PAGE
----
Posts Tagged ‘dawn’
Monday, May 25th, 2015
DC reporting in, #15: The SCOTUS
Back in April – we’re still in April here, nevermind that May is almost over – I had a rather SCOTUS – Supreme Court of the United States – intensive week. Now, the SCOTUS is located right next to the Library of Congress, to the extent that you can actually see the front steps of the SCOTUS building from the far end of the Kluge Center, including the protesters outside in front of (and on) them.
There were rather a lot of protesters there on the last Tuesday in April, as the oral arguments of Obergefell v. Hodges were being held on that day. I’ve pondered long and hard which photographs to include here, but decided in the end that, nevermind my personal sympathies, I would in fact give you images depicting both sides, as I am – in a limited and invariably subjective fashion – want to and am reporting on what life in DC is like, and simply ignoring half of the protesters would of course to some extent entirely negate that ambition.
And then, on the last Wednesday in April, some fellow Klugians and I met up in front of the Supreme Court at 7am, in order to get into the line to actually go and hear an oral argument. We were by no means the first people in line (see big photo), but were, on the contrary, lucky to get in, as admissions stopped just two people behind us, the actual court room being then at capacity. The case we got the hear was Glossip v. Gross (transcripts and audio recordings of which are available on the SCOTUS website), and while the case was also a morally controversial one it was really interesting to get to observe the different styles and personalities of the 9 different justices (or as much as one can observe those during an oral argument, anyway). N and I also stayed for a chunk of Mata v. Lynch, but not having read up on it quite enough beforehand and not being able to quite hear everything (we were seated in the back row) I got tangled up in the Sua Sponte details of a 5th Circuit Court ruling and as N seemed equally lost we decided to make our seats available to some other folks waiting and to head back to the LoC.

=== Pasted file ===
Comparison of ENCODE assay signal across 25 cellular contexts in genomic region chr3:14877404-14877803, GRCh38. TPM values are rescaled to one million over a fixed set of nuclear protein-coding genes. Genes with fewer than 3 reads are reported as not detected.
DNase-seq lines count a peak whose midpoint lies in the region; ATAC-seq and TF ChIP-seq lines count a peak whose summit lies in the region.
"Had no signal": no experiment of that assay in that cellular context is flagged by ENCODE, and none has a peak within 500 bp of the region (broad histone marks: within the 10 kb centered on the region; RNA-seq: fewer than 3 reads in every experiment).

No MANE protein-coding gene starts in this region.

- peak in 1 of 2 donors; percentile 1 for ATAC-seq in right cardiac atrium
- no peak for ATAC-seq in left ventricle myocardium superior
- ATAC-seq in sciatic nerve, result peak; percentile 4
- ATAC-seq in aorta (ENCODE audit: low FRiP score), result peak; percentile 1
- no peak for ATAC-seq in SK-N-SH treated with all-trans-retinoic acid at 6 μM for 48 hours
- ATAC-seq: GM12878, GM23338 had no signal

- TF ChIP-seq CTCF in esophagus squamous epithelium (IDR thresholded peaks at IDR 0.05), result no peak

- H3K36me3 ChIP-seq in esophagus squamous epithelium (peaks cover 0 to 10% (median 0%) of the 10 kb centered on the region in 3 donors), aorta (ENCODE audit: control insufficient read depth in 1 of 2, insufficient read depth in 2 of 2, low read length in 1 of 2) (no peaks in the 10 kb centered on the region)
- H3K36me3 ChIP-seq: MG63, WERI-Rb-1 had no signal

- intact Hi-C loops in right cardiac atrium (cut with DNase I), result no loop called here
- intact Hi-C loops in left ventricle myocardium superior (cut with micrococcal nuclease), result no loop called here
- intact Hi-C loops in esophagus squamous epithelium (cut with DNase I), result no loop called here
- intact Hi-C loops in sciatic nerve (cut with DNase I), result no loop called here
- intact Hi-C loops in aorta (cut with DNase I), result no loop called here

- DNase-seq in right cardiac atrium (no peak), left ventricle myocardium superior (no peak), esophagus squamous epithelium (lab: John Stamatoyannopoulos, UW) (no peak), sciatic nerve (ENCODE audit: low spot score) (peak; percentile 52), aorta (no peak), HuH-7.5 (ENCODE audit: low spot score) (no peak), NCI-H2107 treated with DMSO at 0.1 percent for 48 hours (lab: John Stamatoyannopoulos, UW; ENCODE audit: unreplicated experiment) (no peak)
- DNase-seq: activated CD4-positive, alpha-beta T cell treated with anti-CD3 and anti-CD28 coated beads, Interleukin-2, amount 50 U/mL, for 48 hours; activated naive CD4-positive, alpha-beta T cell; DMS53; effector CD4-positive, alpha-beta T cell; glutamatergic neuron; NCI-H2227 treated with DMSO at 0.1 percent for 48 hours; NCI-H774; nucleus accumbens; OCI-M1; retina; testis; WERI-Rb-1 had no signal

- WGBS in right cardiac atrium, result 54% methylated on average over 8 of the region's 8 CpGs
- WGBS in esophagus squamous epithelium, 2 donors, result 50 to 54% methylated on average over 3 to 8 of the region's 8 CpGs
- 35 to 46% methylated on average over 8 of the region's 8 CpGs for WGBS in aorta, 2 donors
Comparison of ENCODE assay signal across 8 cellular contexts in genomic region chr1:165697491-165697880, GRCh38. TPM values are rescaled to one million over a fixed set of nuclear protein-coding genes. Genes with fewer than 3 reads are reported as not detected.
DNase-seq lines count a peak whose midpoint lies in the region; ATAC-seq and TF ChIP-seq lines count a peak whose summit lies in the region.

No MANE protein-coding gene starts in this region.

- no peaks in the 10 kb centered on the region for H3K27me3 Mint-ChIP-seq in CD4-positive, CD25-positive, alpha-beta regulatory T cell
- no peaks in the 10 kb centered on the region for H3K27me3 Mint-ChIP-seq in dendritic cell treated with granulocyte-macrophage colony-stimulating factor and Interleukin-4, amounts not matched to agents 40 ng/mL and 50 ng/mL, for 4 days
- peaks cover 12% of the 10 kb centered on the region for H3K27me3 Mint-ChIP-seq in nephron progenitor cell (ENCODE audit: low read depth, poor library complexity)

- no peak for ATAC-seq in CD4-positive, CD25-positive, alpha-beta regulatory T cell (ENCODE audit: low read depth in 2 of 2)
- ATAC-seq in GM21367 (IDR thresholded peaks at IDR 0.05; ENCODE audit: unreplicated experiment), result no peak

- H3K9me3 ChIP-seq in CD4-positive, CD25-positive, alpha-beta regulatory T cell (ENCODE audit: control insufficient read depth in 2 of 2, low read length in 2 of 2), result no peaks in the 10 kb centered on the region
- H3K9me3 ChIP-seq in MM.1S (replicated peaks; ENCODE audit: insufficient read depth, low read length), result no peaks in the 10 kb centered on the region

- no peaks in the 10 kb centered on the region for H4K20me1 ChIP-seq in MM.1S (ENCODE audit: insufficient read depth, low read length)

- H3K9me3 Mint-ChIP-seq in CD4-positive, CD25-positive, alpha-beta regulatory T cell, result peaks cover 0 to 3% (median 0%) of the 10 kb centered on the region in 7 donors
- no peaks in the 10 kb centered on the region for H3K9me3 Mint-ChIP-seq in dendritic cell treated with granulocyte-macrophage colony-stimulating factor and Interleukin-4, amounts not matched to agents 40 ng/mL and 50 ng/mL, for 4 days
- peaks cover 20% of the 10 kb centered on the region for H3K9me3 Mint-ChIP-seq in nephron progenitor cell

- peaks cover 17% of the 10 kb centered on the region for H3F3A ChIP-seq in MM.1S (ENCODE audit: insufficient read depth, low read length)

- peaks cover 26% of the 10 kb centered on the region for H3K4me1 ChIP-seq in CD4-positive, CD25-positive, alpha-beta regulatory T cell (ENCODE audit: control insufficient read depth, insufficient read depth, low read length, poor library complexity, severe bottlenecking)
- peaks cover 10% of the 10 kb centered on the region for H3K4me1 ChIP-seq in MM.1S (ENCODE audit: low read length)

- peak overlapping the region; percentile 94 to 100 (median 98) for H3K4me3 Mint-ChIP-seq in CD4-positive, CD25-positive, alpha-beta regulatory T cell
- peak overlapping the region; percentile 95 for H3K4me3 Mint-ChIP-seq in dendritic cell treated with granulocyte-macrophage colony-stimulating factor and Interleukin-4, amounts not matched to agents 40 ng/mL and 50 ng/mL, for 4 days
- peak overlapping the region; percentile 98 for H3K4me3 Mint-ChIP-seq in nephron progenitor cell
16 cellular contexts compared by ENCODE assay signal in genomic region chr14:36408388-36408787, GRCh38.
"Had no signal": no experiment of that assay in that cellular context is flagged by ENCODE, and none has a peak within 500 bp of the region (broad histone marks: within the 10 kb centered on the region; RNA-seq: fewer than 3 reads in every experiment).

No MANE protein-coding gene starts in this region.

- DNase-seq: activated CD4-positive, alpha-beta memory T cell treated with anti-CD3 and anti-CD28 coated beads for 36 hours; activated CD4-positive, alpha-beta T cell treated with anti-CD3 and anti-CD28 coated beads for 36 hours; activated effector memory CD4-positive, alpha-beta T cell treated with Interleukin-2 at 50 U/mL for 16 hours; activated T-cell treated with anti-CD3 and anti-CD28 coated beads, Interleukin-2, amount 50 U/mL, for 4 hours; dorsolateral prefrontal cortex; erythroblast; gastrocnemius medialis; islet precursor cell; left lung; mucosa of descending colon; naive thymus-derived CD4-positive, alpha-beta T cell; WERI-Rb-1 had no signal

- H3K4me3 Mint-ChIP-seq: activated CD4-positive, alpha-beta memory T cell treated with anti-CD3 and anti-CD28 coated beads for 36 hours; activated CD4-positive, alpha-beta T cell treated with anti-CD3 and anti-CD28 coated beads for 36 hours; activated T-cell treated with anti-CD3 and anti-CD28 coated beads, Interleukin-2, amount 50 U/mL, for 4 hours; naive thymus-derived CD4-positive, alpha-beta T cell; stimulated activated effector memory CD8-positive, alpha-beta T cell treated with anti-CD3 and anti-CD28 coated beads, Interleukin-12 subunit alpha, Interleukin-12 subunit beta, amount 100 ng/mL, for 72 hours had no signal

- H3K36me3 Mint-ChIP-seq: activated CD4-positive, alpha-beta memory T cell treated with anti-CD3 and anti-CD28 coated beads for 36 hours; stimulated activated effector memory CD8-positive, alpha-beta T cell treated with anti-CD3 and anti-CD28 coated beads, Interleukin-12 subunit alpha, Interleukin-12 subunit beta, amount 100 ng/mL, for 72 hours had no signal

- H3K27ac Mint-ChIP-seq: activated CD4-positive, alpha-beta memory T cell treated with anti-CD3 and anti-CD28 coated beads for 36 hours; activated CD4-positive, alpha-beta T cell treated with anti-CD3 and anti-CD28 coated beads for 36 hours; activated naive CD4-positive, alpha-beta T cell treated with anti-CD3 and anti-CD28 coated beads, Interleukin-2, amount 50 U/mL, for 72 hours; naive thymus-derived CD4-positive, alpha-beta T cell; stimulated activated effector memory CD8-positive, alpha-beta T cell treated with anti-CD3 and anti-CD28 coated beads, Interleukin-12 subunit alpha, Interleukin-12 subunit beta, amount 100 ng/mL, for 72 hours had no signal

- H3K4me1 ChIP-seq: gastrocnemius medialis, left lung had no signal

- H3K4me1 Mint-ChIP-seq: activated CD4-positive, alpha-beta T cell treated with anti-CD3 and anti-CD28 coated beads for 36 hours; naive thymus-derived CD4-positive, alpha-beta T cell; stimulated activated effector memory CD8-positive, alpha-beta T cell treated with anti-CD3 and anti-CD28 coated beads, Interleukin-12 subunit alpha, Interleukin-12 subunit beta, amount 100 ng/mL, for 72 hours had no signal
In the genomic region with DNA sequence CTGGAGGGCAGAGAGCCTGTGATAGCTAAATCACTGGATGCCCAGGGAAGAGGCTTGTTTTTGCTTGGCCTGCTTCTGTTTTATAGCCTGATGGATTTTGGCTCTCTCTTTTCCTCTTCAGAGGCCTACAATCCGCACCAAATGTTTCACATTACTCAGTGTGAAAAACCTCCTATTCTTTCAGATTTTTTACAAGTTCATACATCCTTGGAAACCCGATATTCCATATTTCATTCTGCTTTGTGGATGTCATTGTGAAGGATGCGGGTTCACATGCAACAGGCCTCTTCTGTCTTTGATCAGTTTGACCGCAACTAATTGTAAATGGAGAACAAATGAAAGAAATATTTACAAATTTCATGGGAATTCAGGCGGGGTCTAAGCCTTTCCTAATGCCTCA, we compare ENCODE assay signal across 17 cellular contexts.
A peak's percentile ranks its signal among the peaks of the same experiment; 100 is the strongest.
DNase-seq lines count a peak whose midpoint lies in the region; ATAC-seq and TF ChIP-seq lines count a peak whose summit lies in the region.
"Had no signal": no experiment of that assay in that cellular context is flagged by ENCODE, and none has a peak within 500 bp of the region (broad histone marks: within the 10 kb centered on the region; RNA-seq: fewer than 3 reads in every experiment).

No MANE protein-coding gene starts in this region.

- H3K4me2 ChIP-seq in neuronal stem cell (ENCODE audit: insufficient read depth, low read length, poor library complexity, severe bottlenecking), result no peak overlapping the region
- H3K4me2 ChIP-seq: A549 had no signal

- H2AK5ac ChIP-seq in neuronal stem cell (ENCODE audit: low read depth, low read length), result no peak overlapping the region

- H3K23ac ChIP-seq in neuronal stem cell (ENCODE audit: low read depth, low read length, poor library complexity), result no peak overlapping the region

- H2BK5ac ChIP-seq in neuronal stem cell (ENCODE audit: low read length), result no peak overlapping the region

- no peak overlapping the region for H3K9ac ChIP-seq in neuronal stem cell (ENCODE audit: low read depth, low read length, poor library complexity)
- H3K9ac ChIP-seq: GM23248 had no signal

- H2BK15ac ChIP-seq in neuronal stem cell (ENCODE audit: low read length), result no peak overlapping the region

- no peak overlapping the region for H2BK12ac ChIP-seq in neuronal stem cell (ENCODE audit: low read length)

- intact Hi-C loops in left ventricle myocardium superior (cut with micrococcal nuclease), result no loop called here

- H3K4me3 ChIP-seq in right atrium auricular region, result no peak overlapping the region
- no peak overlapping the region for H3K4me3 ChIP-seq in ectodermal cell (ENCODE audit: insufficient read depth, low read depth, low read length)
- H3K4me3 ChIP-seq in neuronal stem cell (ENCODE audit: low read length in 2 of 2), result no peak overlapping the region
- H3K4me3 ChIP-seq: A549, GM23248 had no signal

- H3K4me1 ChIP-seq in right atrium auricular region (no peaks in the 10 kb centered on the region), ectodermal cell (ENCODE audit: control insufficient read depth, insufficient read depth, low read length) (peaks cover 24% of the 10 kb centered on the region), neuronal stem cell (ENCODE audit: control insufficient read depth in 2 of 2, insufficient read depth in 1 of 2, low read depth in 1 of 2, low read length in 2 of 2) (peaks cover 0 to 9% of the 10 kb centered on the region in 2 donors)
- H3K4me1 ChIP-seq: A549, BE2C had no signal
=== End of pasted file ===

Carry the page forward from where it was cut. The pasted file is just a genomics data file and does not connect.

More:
I wish we’d gone to more hearings and done this sooner, as, like I wrote, it was truly fascinating – and made me vividly remember that I do actually hold a BAequiv. in Public Law (Öffentliches Recht).
Oral arguments seem to fall somewhere between a really really tough oral exam and a horse-and-pony-show (judging from my sample of 1.5 of them, so really, what do I know … very little) (although I have of course read and listened to others).
|Obergefell v. Hodges|